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Author Topic: Tying mediator's registration to view component's life cycle  (Read 4629 times)
Ilan Avigdor
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« on: August 04, 2010, 02:56:19 »

Hi,

I read the discussion regarding mediators registration
http://forums.puremvc.org/index.php?topic=1249.msg6484#msg6484
and specially Cliff's remark :

Usually it is the mediator of those view components that will register the mediators for their deferred children, by listening for their creation events.


In a Flex project I'm involved, we experienced that relying on view component's creation events (creationComplete/Initialize) may be limiting in some circumstances:

When more than a single view component is created at once (i.e master/details contents are replaced) and the registered mediators listen to each others notifications, controlling the order of registration is crucial, whereas the order of view component's creation events is unpredictable.

It seems that in these cases it is better for the parent mediator to register child mediators regardless of its view component's life cycle, before it is attached to the display list.
The child mediators should not expect a fully initialized component, but rather a well behaved one (apply to Flex object life cycle and can handle setters before fully created).

Any insights?

Thanks,

-ilan
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jpwrunyan
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« Reply #1 on: August 05, 2010, 09:01:29 »

How are you instantiating these child components?  Is it all in MXML???
Anyway, I rarely use creation events to register a view component with a Mediator.

Rather, I would have the parent component create the child, add it, and then dispatch an event which its mediator catches and then handles (for example by registering another mediator for it).

Or, I would have the parent's Mediator instantiate the child itself as well as the child's mediator and then add the child to the viewComponent as necessary.  I think this is what you are advocating.

Either way, I have complete control over the ordering of the Mediators' instantiation and can expect predictable results from the overarching application.

But ideally, I would have some formal application level procedure for changing views, adding popups, etc. which would encompass all possibilities and obviate the question of how to deal with "child" mediators.  It's just me perhaps, but I find the idea of a Mediator being the "child" of another Mediator distasteful.  I think they should all be equal in the eyes of the application architecture regardless of where their viewComponent lies in the view hierarchy.  I'll stop there since I risk getting into a semantic argument that has nothing to do with your current post!
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puremvc
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« Reply #2 on: August 06, 2010, 07:51:03 »

@jpwrunyan you're right, it is not a good idea to think of a Mediator as being a child of another. All Mediators are peers. It is the view hierarchy that has children.

So if a view component is created by way of deferred instantiation, such as when a child of a Viewstack is navigated to for the first time (if creationPolicy isn't set to 'all'), then an event is automatically dispatched with a reference to that child. That bubbling event can be listened for anywhere at all along the view hierarchy.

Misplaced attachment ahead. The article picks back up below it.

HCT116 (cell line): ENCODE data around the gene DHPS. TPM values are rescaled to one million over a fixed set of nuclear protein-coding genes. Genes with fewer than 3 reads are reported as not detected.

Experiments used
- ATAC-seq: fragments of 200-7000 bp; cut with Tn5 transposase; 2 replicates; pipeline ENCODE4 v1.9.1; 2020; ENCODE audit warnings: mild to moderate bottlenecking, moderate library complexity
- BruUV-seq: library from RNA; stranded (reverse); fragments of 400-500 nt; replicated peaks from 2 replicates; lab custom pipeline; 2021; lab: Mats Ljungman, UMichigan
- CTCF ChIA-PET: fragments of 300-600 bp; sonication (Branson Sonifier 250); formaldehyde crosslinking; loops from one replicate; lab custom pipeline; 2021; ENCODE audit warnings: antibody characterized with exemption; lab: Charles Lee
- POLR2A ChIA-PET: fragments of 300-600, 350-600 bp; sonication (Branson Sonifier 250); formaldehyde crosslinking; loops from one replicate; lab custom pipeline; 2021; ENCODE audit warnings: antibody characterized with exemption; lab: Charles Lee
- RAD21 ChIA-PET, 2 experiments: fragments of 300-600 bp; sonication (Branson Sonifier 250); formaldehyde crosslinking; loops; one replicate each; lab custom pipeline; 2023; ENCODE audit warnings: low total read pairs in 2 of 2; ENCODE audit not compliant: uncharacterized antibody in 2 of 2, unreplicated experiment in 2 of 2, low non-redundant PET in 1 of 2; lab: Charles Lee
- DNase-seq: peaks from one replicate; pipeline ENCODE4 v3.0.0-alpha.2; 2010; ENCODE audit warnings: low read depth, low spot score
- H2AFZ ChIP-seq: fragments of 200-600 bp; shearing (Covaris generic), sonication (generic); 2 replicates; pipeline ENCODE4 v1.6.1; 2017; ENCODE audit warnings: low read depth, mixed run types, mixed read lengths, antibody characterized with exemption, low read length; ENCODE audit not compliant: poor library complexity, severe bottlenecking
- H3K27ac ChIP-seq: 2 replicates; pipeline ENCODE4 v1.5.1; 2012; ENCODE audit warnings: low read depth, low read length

Depending on your app's Mediator granularity you might listen for that event in a Mediator for the Viewstack, or the component that contains the Viewstack, or even all the way up at the application level.

But if a parent component explicitly creates its children in a method as you mention and turns around and dispatches a custom-named instance of Event, then you should probably use the Mediator of that specific parent component to do the listening if the event name is defined as a constant on that parent component that is generating the event, since its Mediator is the only one that should reference that constant.

However if you dispatch a bubbling instance of a custom event class where the name of the event is a constant defined on the event, then once again you can listen anywhere up the hierarchy for the event since the listening Mediator doesn't need to reference the component that generated the event.

-=Cliff>
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Ilan Avigdor
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« Reply #3 on: August 08, 2010, 12:38:05 »

Cliff, @jpwrunyan thanks for your feedbacks !

@jpwrunyan, both options you mentioned does not rely on the view component's life cycle. That's exactly my point!

Cliff, It's the first time I realized that when you refer to "creation events", you actually mean the events dispatched by the container adding the child (ChildExistenceChangedEvent.CHILD_ADD) and not the event dispatched by the child itself (Initialize, creationComplete).

This makes all the difference, as the childAdd is handled immediately, in a synchronous manner (in the same frame) and let you control registration order, while the timing of creationComplete is not predictable.

My question referred to the registration timing, so I will leave the discussion regarding responsibility out of this scope.

Thanks,

-ilan
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jpwrunyan
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« Reply #4 on: August 08, 2010, 10:24:37 »

Cliff, @jpwrunyan thanks for your feedbacks !

@jpwrunyan, both options you mentioned does not rely on the view component's life cycle. That's exactly my point!

Right, sorry.  I guess in my own convoluted way I was trying to agree with you on that point.  Sorta got sidetracked into talking about Mediators half-way through my own post...
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